“Poorly maintained buildings lead to dangerous living conditions. Because of serious ignorance about the maintenance of buildings and built environment, one gets exposed to “sick building syndrome” or SBS. SBS is nothing but a situation in which the occupants of a building, experience acute health- or comfort-related effects which seem to be linked directly to the time spent in the building,” added Mr Deshmukh said. 
 
Talking about causes for the SBS, Mr Deshmukh said that poor maintenance of building elements, such as leakage of water though ceilings and walls, poor indoor air quality due to lack of adequate natural ventilation, poor hygiene and cleanliness—indoors as well as outdoors—and poor day-lighting, resulting in growth of bacteria and anaerobic conditions, lead to SBS. 
 
Talking about solid waste management, he said, “Instead of haphazard disposal, residents must practice waste segregation at the source itself. Regular cleaning and maintenance ensures healthy living conditions. I spent almost 10 years to make people aware about health hazards due to poor waste management. In the end, our entire colony is now following the practice to segregate the waste into dry and wet wastes.” There is a need for developers and builders to provide a building manual for buyers, Mr Deshmukh said. He added, “When you buy a car, the manufacturer provides you with a manual. However, when you buy a home worth lakhs of rupees, or even crores, there is no such thing given by the developer. Maintenance manual should be made mandatory with every project. Until then, you have to create your own dos and don’ts.”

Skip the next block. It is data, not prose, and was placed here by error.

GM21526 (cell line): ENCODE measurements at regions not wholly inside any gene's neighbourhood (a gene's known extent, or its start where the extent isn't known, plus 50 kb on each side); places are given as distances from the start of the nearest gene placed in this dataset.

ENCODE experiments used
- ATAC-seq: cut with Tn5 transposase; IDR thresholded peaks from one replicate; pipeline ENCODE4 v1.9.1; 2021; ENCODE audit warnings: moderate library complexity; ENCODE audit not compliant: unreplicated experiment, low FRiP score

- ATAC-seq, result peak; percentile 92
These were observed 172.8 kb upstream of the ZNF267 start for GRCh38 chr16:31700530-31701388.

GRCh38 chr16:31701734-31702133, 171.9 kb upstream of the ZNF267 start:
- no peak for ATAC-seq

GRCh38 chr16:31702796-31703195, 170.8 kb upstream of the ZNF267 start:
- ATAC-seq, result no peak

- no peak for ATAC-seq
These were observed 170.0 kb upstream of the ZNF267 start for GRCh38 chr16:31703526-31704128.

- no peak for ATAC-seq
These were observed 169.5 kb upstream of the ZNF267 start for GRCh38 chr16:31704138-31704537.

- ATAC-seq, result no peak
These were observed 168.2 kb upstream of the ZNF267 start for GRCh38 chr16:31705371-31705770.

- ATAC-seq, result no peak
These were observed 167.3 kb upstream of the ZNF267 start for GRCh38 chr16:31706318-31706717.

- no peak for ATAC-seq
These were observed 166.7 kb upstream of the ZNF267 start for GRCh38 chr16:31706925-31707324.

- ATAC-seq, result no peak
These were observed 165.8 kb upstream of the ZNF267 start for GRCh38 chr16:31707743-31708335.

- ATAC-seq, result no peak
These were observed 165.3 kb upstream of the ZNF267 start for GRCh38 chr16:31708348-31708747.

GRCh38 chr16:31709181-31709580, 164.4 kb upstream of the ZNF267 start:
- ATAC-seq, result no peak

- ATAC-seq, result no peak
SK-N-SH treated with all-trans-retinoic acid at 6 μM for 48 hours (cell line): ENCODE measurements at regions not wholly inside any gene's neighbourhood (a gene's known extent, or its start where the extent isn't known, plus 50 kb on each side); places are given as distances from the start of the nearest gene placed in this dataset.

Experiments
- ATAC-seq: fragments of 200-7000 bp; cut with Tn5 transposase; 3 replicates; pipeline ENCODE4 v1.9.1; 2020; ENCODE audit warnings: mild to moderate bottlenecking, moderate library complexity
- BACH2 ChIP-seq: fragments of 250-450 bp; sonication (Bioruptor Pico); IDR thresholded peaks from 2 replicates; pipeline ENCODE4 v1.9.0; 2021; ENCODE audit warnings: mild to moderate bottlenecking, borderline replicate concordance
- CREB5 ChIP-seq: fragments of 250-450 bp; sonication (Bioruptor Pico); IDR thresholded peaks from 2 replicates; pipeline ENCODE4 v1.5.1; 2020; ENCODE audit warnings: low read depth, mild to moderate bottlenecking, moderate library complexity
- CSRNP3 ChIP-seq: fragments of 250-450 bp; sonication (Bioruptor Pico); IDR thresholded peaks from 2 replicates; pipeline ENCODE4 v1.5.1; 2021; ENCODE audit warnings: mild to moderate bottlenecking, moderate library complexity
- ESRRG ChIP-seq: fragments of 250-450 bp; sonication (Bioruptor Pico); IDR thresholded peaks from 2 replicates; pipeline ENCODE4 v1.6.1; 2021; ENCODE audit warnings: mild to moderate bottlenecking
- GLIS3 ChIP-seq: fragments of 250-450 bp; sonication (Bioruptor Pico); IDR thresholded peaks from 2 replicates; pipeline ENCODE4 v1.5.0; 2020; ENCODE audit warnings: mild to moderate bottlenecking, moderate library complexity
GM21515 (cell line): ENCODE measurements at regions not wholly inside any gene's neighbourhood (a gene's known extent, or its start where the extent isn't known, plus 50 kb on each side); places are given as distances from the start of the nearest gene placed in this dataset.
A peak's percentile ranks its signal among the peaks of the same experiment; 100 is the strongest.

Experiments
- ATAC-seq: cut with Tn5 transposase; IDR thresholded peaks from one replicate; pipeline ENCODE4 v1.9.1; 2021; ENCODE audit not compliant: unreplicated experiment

Mr Deshmukh said, “Building audit should be carried out on a regular basis to ensure the safety, security and health of the buildings. Each project should have a maintenance manual. Based on the audit there should be action programme for maintenance. In addition, structural audit must be carried out periodically and effective measures should be adopted for structural safety. Similarly, painting should be done on a regular basis along with the surface plaster coating. Preventive maintenance of building services should also be carried out regularly. Maintaining the safety, security and liveability of our buildings and built environment is in our hands. Let us do it,” he appealed. 
 
The presentations and speeches were followed by a lively interaction.